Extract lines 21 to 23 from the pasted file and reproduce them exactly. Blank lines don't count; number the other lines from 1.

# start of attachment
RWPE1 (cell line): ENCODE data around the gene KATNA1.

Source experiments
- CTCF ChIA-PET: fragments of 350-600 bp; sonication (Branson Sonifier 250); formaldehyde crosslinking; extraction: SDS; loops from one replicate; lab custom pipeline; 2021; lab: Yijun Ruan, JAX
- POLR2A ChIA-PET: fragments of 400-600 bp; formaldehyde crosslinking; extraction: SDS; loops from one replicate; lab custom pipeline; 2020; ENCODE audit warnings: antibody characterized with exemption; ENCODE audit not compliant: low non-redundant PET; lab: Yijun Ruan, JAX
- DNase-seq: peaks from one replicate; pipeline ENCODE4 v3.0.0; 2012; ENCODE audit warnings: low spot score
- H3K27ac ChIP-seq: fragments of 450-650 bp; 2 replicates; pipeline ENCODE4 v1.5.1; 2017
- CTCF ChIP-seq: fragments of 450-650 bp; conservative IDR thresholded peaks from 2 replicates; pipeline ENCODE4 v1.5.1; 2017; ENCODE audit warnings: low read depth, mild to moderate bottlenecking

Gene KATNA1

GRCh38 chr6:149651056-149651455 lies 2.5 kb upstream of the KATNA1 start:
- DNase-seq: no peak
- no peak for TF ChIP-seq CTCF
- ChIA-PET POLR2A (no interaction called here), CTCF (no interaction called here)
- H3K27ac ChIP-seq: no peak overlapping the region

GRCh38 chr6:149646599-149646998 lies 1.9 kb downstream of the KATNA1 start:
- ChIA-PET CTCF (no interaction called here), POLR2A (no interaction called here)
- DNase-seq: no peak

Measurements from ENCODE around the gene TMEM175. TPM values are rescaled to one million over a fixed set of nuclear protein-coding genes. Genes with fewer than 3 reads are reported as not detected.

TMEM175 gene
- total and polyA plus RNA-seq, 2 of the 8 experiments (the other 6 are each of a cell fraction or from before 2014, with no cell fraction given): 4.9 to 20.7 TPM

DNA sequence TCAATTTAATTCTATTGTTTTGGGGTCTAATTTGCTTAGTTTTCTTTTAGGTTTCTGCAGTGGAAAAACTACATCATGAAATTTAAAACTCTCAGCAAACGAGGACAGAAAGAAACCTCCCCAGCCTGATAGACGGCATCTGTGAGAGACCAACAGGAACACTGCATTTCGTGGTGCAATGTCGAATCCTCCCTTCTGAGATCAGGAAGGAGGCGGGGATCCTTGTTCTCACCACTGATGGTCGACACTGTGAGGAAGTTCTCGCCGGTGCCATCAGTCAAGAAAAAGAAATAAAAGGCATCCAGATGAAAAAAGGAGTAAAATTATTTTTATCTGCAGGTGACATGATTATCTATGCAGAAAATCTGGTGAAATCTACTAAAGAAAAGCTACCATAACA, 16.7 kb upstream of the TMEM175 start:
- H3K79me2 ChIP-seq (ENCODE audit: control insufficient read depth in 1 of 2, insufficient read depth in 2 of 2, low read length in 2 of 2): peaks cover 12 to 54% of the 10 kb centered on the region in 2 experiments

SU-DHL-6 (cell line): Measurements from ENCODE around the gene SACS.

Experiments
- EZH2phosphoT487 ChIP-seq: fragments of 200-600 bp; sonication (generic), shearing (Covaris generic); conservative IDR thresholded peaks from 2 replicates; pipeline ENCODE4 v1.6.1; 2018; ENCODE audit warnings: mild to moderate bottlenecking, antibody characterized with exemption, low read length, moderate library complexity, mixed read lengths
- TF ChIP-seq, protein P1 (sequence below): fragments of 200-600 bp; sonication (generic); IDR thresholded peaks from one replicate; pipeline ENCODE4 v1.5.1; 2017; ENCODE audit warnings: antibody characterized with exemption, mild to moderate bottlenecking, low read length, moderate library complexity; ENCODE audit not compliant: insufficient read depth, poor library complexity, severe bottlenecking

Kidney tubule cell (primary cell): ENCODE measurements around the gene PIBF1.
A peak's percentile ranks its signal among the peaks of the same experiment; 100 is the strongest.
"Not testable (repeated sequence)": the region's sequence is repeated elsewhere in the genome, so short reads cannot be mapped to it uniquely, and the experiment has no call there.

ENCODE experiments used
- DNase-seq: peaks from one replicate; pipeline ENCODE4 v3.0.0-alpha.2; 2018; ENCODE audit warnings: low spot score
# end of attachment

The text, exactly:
- H3K79me2 ChIP-seq (ENCODE audit: control insufficient read depth in 1 of 2, insufficient read depth in 2 of 2, low read length in 2 of 2): peaks cover 12 to 54% of the 10 kb centered on the region in 2 experiments

SU-DHL-6 (cell line): Measurements from ENCODE around the gene SACS.

Experiments